Editor’s note: This column by Susie Arnold, Ph.D., a marine scientist with the Island Institute, responds to an op-ed published in the November issue of The Working Waterfront.
An op-ed column in the November issue of The Working Waterfront demands a response.
The column (“Another way to understand the Gulf of Maine”) begins by characterizing statements by Dr. Carla Guenther of
the Maine Center for Coastal Fisheries, quoted in a news story in the October issue, about the rate and cause of warming in the Gulf of Maine. The writer of the op-ed suggested other causes than those asserted by Guenther, when in fact the causes she cited are supported by the latest peer-reviewed scientific literature.
The author of the op-ed continues by sharing several arguments that are not just misleading, but untrue.
I am one of 28 appointed scientists serving on the Maine Climate Council’s scientific and technical subcommittee. Over the past year, we have worked to share the latest science on how climate change is impacting our state, in an effort to inform the Governor’s Climate Action Plan, to be released Dec. 1. A great deal of work has gone into sharing scientific research results in a digestible format with the council’s decision-making body and the public.
While I appreciate that hydroelectric dams do impact their local environments, they are not a driver of the warming in the Gulf of Maine. Mixing this message into the narrative of the Gulf of Maine is confusing and potentially detrimental to keeping the focus on the causes of our localized warming and our strategies for mitigation.
Dr. Andrew Pershing, chief scientist at the Gulf of Maine Research Institute, and his colleagues, published their research findings in 2015 in one of the most premier and rigorously reviewed scientific journals, Science, and stated that the Gulf of Maine warmed faster than 99.9 percent of the world’s oceans between 2004 and 2013. No other large-scale water body warmed faster over that time.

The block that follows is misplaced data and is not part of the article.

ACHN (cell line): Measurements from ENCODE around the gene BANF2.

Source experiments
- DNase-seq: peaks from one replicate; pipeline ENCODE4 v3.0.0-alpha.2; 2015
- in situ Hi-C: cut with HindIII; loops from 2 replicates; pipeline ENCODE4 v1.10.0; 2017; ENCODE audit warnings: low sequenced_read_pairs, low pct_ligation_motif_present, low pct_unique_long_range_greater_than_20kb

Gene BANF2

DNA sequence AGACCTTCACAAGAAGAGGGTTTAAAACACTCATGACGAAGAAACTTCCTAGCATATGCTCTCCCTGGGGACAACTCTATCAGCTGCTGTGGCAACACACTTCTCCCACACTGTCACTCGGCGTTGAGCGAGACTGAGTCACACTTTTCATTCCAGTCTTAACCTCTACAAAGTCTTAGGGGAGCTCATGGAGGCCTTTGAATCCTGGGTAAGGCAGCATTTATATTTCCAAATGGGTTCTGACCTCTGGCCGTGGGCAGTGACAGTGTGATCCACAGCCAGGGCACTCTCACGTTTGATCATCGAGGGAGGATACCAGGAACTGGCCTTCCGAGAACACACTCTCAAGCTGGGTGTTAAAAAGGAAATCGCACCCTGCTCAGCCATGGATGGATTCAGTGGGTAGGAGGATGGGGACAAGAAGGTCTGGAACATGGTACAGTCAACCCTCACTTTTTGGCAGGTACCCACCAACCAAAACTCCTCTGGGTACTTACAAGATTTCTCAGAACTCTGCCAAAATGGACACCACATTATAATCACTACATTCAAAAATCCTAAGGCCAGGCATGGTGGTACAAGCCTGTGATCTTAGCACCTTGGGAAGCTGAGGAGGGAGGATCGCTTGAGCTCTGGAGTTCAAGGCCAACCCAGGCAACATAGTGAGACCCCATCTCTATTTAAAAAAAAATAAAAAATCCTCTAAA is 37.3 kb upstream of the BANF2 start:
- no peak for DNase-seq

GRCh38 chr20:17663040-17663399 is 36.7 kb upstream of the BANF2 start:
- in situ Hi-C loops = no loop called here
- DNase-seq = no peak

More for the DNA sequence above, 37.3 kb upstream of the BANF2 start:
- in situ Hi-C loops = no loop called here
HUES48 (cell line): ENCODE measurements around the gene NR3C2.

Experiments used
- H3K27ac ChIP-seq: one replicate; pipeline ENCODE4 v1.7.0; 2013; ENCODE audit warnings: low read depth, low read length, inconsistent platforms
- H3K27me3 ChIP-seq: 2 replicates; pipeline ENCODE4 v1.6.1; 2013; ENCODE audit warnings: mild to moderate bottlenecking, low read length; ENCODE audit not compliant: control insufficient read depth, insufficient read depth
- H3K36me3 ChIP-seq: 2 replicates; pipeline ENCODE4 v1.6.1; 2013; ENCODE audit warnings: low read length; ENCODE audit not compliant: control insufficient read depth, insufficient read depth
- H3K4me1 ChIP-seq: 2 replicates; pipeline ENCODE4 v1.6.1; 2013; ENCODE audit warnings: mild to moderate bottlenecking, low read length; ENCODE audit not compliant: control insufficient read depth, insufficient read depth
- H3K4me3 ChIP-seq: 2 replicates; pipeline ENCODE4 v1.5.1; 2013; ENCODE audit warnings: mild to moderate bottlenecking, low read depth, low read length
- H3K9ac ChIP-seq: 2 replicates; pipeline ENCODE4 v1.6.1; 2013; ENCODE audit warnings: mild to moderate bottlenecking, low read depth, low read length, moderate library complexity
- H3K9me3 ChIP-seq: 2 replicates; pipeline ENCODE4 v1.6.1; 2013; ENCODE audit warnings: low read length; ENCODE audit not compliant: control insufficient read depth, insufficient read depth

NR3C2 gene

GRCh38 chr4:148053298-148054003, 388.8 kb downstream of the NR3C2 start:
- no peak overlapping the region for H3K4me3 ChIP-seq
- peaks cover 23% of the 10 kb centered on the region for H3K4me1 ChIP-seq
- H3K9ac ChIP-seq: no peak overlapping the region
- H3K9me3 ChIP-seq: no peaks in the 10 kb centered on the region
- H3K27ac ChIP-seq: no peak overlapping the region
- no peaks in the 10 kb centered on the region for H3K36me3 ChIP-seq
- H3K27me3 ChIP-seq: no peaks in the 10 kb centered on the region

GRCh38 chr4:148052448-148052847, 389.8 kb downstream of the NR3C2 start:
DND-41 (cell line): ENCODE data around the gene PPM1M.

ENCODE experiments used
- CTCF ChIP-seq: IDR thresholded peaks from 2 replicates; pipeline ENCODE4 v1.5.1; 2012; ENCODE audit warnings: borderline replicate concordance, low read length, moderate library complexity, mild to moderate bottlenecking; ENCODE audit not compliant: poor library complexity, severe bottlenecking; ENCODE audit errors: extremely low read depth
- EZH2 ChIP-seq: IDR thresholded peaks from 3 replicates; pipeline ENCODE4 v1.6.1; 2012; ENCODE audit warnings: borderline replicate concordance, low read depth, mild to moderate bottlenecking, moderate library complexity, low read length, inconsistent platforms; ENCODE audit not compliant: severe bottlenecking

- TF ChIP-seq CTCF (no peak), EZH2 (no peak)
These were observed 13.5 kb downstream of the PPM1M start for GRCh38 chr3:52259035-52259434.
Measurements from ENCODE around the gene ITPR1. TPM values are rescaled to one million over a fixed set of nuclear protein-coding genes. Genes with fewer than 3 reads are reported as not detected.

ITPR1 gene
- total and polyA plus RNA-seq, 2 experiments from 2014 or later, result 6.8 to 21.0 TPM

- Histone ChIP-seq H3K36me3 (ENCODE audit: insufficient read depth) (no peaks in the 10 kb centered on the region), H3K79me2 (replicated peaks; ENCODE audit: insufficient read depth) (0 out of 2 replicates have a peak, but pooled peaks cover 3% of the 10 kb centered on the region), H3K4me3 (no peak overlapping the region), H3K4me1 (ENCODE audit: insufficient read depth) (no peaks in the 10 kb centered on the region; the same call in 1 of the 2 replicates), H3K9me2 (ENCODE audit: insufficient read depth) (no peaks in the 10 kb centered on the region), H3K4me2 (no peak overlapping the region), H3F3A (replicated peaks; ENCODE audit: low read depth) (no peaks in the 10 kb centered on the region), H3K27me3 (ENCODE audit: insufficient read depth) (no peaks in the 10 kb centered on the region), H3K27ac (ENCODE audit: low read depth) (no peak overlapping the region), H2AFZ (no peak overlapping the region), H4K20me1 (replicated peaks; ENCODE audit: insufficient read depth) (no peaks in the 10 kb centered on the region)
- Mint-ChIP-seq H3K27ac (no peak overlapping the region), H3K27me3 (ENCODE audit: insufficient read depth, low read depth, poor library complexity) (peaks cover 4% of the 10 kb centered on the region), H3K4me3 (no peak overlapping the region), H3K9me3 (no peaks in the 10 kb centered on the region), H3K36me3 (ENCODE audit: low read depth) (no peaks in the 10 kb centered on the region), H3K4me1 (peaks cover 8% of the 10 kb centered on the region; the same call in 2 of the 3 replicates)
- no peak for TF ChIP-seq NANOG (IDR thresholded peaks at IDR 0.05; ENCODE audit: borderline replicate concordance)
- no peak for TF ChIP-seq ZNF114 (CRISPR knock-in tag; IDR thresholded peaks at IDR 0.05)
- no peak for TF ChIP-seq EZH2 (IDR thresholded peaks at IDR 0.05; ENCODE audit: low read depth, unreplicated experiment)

Several reasons for the Gulf of Maine’s rapid warming are discussed in this paper and other peer-reviewed, published literature. All are associated with human caused climate change.
First, and most obvious, is simply background global warming. The air above the gulf is warming, and much of this heat is absorbed by the ocean.
Second, changes in regional ocean currents are occurring. The warm Gulf Stream is shifting poleward, which is linked to increasing greenhouse gasses during the 20th century. Simultaneously, the melting of Greenland ice sheets releases cold, fresh water into the central North Atlantic. The fresh water does not sink like dense, salty water and, thus, diminishes the strength of the colder Labrador Current coming into the Gulf of Maine.
The changes in these water masses—the retreat of the Labrador Current and the northwesterly shift of the Gulf Stream—result in warmer water pooling in the gulf. Additionally, there are correlations between Gulf of Maine water temperature and atmospheric connections and the Pacific Decadal Oscillation and the weakening of westerly winds that are under further study.
Nowhere in any of the reading I have done, nor in the discussions of the Maine Climate Council, were hydroelectric dams in Canada or Russia part of the story of warming in the Gulf of Maine.